You think you know something and then you don’t. All stories are only that. He wakes up to some party or hands held out and then he has to do something alone not because he believes in life or strength but because he was lost.
It is as simple as sitting on the fire escape or the corner that he knows and remembering that no one was there for him but paid for her mistakes. She tried. Or she didn’t. But he just has to carry on and become something new from that.
Here is a place I know. It is easy. I know where I am. I am here. I am afraid of it. I dream of living in this. It isn’t a thing that is anything else. It is the thing, all of itself. And I am here. Lucky me. There is a sound. It is quiet and not. Oh, an abstract thing. No. It is tiny and whole. It is physics. It is a big thing. It is the everything thing. But don’t say that. Too many steps back.
It is that thing in you, that thing you hold too tight, little too much of you that you don’t want to let out, that you might say no to, that you might think that is too much and is everything. And that is the thing, tiny as it might be that is everything. It wakes you and makes you remember.
It was a while back and I was different then. But I wasn’t. You weren’t. We were there. And we remember. And that is the curse. It is love. Or memory.
I sit on the fire hydrant protective pole and think about this intelligence of ours. The buildings are big and I am impressed by that. I watch the people pass, the conversations, always on the phone, that Doppler effect, remarkable, words whole and real with the smiling, angry face, shards fleeting by, almost seizing that, like music, trying to compose those notes, understand that language. Yeah, it seems like hieroglyphics now, walking sideways, feeling so smart and full of it, and then not. Intelligence. My faux mantra. Life is being in it. Intelligence is understanding that. And so then? Then is the word. What is behind the locked door? The memory as a child of something not there. The reason for addiction. What goes on around that corner?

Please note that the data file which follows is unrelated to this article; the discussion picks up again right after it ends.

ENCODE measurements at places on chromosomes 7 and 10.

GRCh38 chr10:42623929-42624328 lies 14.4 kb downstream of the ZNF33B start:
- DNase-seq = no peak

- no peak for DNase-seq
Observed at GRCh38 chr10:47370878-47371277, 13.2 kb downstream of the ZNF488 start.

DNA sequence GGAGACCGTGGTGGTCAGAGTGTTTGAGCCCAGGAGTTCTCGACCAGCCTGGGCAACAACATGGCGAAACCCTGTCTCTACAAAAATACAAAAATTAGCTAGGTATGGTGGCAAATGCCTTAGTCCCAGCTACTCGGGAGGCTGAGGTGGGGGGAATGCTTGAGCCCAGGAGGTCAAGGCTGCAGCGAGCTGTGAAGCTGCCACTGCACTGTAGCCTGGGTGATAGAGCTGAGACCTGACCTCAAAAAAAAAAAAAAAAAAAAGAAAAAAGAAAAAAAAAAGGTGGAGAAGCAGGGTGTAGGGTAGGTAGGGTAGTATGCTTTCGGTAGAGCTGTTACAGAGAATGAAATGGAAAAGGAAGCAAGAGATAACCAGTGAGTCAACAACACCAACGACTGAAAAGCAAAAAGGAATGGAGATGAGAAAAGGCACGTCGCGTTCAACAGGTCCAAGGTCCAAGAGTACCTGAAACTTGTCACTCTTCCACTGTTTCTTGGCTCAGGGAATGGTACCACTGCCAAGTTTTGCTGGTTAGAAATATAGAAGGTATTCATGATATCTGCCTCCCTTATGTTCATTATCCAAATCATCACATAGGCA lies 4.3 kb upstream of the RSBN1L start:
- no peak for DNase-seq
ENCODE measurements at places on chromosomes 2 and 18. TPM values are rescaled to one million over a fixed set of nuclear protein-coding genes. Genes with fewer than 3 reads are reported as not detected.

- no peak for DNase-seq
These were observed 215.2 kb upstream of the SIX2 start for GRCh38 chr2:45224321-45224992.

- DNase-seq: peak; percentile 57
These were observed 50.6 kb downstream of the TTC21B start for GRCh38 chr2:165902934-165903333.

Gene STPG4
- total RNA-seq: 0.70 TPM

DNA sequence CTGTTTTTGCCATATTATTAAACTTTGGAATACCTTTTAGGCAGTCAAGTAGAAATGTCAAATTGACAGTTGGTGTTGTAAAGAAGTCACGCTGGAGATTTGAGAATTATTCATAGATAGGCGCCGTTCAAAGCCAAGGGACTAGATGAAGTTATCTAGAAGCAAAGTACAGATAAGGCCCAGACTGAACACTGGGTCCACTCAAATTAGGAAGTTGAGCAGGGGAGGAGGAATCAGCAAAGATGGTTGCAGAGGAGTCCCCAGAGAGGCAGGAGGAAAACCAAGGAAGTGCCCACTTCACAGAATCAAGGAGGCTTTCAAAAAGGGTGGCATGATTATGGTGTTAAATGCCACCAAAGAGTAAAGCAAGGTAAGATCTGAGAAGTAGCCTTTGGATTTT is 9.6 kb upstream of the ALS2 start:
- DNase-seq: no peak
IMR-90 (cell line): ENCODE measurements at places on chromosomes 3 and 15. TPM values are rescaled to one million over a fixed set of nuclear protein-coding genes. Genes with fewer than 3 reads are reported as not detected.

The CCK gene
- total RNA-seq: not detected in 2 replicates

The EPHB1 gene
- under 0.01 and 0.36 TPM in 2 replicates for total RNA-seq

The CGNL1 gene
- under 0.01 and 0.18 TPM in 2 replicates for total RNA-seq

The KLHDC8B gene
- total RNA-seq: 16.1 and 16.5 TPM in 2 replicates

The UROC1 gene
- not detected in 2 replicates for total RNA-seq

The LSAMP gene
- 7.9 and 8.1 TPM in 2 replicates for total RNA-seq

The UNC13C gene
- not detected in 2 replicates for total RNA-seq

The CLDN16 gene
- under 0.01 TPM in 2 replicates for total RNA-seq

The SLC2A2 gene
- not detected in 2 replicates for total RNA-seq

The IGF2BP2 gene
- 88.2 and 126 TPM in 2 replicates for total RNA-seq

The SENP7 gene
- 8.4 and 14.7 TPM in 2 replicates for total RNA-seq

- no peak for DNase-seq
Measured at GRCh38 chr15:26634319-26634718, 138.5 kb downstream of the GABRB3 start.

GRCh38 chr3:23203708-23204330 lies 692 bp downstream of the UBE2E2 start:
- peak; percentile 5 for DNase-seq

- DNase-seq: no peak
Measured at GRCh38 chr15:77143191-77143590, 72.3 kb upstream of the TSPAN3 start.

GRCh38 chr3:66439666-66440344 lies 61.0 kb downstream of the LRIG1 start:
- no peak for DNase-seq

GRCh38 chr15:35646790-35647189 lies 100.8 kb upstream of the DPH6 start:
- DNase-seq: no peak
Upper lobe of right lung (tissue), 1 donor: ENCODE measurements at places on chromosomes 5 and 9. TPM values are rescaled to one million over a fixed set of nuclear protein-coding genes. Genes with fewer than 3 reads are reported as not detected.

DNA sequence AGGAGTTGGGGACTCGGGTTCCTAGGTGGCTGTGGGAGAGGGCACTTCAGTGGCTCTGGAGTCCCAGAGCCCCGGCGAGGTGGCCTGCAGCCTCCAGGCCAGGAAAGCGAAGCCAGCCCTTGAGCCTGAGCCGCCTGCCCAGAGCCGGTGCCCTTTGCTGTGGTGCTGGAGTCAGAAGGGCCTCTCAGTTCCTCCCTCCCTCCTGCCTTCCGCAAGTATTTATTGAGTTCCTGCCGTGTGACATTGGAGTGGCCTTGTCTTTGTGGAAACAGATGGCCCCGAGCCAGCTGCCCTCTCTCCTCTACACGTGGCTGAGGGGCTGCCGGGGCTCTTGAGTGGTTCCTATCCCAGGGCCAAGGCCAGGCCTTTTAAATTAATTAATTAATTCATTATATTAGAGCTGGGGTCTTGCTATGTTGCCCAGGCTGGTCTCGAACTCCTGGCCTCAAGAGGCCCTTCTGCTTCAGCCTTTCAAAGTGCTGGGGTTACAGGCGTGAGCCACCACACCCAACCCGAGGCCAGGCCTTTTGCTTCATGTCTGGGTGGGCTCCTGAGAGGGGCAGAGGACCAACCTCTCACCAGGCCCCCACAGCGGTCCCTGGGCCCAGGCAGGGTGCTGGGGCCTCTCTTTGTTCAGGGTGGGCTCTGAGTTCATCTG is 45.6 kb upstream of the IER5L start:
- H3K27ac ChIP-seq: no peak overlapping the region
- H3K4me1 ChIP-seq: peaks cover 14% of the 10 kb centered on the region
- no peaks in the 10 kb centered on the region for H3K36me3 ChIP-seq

We imbibe. We rock and deride. We dream. What else can do that? And, essence of it, is intelligence in those very things? Irony of ironies, what if that is the only thing, to be wet and erect, and that we only need to stay delighted or angry or just freaking about that. We are the intelligent ones. Who else could dream up the idea of a disco ball, something so pure as that, that has no name nor gender or race. It just spins and plays all the right music.
A Bill Murray character pitches the idea of a long-time hockey fan who comes early to his team’s games to watch warm-ups and befriends the opposing goalie before the Stanley Cup finals by talking about gladiator mentality of the goalie, the defender of the universe. He helps him sort his game sticks as he realizes an opportunity to damage his confidence and so help his team win. He takes him out afterwards to a bar and tries to get him drunk, to no avail. The goalie, Elephant, sneaks into a private club which our hero tries over and over to break in and succeeds at the end, finding friends and family inside, with Elephant. He is admonished by all, but promises that there is a plan, citing winning the lottery as the first point. No one believes him until he locks into a death stare – performed by John Turturro and Elephant – during which there is a back and forth series of accusations which makes everyone tear with laughter.
The agent loves the pitch and commissions it to his go-to – played by Tom Hanks – who sets up his work space into a giant white room like a hockey rink to begin the process. Bill Murray’s character is devastated and sets up his massive musical pitch “I am Elephant” during which a giant King Kong set arises out of the dim with the chant of “I am Elephant” as Murray holds up a placard and high-fives a series of animals – elephants, tigers, hippos, Tony the Tiger, etc. – who come out the King Kong door and then from the opposite way, as the scene devolves into chaos – llamas, sharks, emus parading past. However, the agent is sold on the pitch of the Murray character getting to write, and Tom Hanks bows out gracefully. Murray goes on to write the story in which it is revealed that Elephant the goalie actually is using the fan as part of his routine in the championships, always pretending and manipulating opposing fans to his side. Even with this revelation, they all still love Elephant who lets in the losing goal at the end.
The Sacred Whore is my first novel, the story of a group of prostitutes who kidnap a college basketball team to air their views on the dismal morality in the United States. It has its moments, mostly characters realizing themselves. But more than that, it was the dogged focus of getting those 446 pages written. And then transcribed to 706 pages, typed, double-spaced. And then edited down to 432. And again down to 365. And then adapted into a screenplay. And to have both rejected again and again. A harbinger of what writing would come to be.